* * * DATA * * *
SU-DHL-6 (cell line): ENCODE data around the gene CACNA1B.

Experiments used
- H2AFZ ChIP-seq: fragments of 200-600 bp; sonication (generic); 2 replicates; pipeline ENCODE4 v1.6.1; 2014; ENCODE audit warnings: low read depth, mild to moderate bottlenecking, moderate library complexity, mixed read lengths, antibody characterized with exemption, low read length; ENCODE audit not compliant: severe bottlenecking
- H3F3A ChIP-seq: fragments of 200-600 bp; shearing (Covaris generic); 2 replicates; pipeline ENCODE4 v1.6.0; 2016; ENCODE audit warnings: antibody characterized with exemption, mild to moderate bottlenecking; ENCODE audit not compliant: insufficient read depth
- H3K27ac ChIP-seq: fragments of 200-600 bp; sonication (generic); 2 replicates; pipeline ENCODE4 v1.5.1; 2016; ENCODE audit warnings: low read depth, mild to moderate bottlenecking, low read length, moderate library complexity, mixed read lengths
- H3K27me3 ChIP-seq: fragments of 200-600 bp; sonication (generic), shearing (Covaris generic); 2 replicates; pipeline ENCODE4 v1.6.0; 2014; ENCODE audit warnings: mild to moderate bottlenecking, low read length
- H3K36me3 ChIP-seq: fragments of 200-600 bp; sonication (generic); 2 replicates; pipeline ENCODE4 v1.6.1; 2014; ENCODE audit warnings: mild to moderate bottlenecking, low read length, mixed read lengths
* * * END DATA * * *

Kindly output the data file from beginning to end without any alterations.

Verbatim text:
SU-DHL-6 (cell line): ENCODE data around the gene CACNA1B.

Experiments used
- H2AFZ ChIP-seq: fragments of 200-600 bp; sonication (generic); 2 replicates; pipeline ENCODE4 v1.6.1; 2014; ENCODE audit warnings: low read depth, mild to moderate bottlenecking, moderate library complexity, mixed read lengths, antibody characterized with exemption, low read length; ENCODE audit not compliant: severe bottlenecking
- H3F3A ChIP-seq: fragments of 200-600 bp; shearing (Covaris generic); 2 replicates; pipeline ENCODE4 v1.6.0; 2016; ENCODE audit warnings: antibody characterized with exemption, mild to moderate bottlenecking; ENCODE audit not compliant: insufficient read depth
- H3K27ac ChIP-seq: fragments of 200-600 bp; sonication (generic); 2 replicates; pipeline ENCODE4 v1.5.1; 2016; ENCODE audit warnings: low read depth, mild to moderate bottlenecking, low read length, moderate library complexity, mixed read lengths
- H3K27me3 ChIP-seq: fragments of 200-600 bp; sonication (generic), shearing (Covaris generic); 2 replicates; pipeline ENCODE4 v1.6.0; 2014; ENCODE audit warnings: mild to moderate bottlenecking, low read length
- H3K36me3 ChIP-seq: fragments of 200-600 bp; sonication (generic); 2 replicates; pipeline ENCODE4 v1.6.1; 2014; ENCODE audit warnings: mild to moderate bottlenecking, low read length, mixed read lengths